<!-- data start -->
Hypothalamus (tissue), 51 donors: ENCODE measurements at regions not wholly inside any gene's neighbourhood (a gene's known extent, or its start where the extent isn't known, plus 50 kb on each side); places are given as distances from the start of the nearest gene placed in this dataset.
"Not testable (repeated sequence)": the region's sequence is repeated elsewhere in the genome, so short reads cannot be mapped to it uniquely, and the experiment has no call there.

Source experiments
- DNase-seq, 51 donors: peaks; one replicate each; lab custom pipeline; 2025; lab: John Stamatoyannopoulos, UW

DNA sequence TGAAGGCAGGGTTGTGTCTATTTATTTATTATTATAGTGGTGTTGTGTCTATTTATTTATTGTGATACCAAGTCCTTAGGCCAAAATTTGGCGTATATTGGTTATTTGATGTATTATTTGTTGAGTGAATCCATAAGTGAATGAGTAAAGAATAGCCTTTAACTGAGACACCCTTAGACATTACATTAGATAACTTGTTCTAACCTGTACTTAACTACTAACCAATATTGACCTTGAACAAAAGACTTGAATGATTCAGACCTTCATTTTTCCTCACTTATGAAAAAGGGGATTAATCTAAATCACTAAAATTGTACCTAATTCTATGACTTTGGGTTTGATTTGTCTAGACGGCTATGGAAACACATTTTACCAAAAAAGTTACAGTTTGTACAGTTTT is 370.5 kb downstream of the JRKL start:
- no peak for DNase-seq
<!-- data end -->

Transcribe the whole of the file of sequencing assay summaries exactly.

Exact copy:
Hypothalamus (tissue), 51 donors: ENCODE measurements at regions not wholly inside any gene's neighbourhood (a gene's known extent, or its start where the extent isn't known, plus 50 kb on each side); places are given as distances from the start of the nearest gene placed in this dataset.
"Not testable (repeated sequence)": the region's sequence is repeated elsewhere in the genome, so short reads cannot be mapped to it uniquely, and the experiment has no call there.

Source experiments
- DNase-seq, 51 donors: peaks; one replicate each; lab custom pipeline; 2025; lab: John Stamatoyannopoulos, UW

DNA sequence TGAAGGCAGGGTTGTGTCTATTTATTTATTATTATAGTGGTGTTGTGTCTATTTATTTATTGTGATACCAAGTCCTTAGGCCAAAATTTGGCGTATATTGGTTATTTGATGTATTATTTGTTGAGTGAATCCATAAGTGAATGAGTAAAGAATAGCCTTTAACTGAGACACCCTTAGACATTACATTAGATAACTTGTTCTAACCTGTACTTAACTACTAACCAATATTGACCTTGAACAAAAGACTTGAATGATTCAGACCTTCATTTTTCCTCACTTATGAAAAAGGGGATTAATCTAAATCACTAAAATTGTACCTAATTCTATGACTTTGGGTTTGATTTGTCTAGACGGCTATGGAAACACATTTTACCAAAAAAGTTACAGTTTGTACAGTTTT is 370.5 kb downstream of the JRKL start:
- no peak for DNase-seq